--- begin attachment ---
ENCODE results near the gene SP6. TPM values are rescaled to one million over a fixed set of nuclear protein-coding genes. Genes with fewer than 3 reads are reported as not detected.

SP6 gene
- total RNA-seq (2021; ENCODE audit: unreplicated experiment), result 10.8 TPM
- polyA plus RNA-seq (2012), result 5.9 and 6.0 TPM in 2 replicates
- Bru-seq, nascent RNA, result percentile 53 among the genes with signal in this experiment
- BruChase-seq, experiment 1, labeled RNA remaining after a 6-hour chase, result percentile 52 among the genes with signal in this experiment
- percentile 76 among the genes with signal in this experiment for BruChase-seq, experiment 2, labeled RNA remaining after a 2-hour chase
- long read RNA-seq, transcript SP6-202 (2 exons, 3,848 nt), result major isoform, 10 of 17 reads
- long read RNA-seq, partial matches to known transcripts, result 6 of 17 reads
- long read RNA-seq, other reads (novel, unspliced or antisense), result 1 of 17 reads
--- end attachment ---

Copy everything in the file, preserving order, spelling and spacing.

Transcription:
ENCODE results near the gene SP6. TPM values are rescaled to one million over a fixed set of nuclear protein-coding genes. Genes with fewer than 3 reads are reported as not detected.

SP6 gene
- total RNA-seq (2021; ENCODE audit: unreplicated experiment), result 10.8 TPM
- polyA plus RNA-seq (2012), result 5.9 and 6.0 TPM in 2 replicates
- Bru-seq, nascent RNA, result percentile 53 among the genes with signal in this experiment
- BruChase-seq, experiment 1, labeled RNA remaining after a 6-hour chase, result percentile 52 among the genes with signal in this experiment
- percentile 76 among the genes with signal in this experiment for BruChase-seq, experiment 2, labeled RNA remaining after a 2-hour chase
- long read RNA-seq, transcript SP6-202 (2 exons, 3,848 nt), result major isoform, 10 of 17 reads
- long read RNA-seq, partial matches to known transcripts, result 6 of 17 reads
- long read RNA-seq, other reads (novel, unspliced or antisense), result 1 of 17 reads